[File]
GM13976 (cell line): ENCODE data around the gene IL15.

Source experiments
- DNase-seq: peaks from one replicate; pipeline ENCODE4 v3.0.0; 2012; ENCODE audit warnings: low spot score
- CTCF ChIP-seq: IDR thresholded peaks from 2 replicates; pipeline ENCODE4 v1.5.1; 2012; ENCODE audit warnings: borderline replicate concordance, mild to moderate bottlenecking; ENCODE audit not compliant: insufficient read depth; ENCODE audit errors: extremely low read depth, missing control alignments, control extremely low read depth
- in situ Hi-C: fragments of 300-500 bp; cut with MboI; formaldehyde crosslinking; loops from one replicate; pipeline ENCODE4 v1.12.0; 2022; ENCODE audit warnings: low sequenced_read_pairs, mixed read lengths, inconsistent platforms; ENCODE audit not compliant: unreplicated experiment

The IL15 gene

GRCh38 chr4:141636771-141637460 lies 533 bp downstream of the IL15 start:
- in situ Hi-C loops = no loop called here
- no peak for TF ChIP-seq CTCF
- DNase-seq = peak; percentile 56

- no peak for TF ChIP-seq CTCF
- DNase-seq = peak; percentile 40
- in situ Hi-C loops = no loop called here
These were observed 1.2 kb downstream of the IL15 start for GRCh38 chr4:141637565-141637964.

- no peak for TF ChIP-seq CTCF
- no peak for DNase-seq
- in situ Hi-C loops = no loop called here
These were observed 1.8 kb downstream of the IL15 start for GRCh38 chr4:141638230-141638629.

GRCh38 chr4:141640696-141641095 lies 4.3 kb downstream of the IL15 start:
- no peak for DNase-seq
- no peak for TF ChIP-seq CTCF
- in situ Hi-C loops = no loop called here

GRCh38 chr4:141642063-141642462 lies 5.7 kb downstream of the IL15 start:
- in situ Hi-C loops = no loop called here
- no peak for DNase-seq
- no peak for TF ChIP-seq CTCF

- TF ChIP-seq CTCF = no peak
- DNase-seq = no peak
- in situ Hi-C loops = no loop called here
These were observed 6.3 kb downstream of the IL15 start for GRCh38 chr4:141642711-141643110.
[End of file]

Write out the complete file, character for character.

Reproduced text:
GM13976 (cell line): ENCODE data around the gene IL15.

Source experiments
- DNase-seq: peaks from one replicate; pipeline ENCODE4 v3.0.0; 2012; ENCODE audit warnings: low spot score
- CTCF ChIP-seq: IDR thresholded peaks from 2 replicates; pipeline ENCODE4 v1.5.1; 2012; ENCODE audit warnings: borderline replicate concordance, mild to moderate bottlenecking; ENCODE audit not compliant: insufficient read depth; ENCODE audit errors: extremely low read depth, missing control alignments, control extremely low read depth
- in situ Hi-C: fragments of 300-500 bp; cut with MboI; formaldehyde crosslinking; loops from one replicate; pipeline ENCODE4 v1.12.0; 2022; ENCODE audit warnings: low sequenced_read_pairs, mixed read lengths, inconsistent platforms; ENCODE audit not compliant: unreplicated experiment

The IL15 gene

GRCh38 chr4:141636771-141637460 lies 533 bp downstream of the IL15 start:
- in situ Hi-C loops = no loop called here
- no peak for TF ChIP-seq CTCF
- DNase-seq = peak; percentile 56

- no peak for TF ChIP-seq CTCF
- DNase-seq = peak; percentile 40
- in situ Hi-C loops = no loop called here
These were observed 1.2 kb downstream of the IL15 start for GRCh38 chr4:141637565-141637964.

- no peak for TF ChIP-seq CTCF
- no peak for DNase-seq
- in situ Hi-C loops = no loop called here
These were observed 1.8 kb downstream of the IL15 start for GRCh38 chr4:141638230-141638629.

GRCh38 chr4:141640696-141641095 lies 4.3 kb downstream of the IL15 start:
- no peak for DNase-seq
- no peak for TF ChIP-seq CTCF
- in situ Hi-C loops = no loop called here

GRCh38 chr4:141642063-141642462 lies 5.7 kb downstream of the IL15 start:
- in situ Hi-C loops = no loop called here
- no peak for DNase-seq
- no peak for TF ChIP-seq CTCF

- TF ChIP-seq CTCF = no peak
- DNase-seq = no peak
- in situ Hi-C loops = no loop called here
These were observed 6.3 kb downstream of the IL15 start for GRCh38 chr4:141642711-141643110.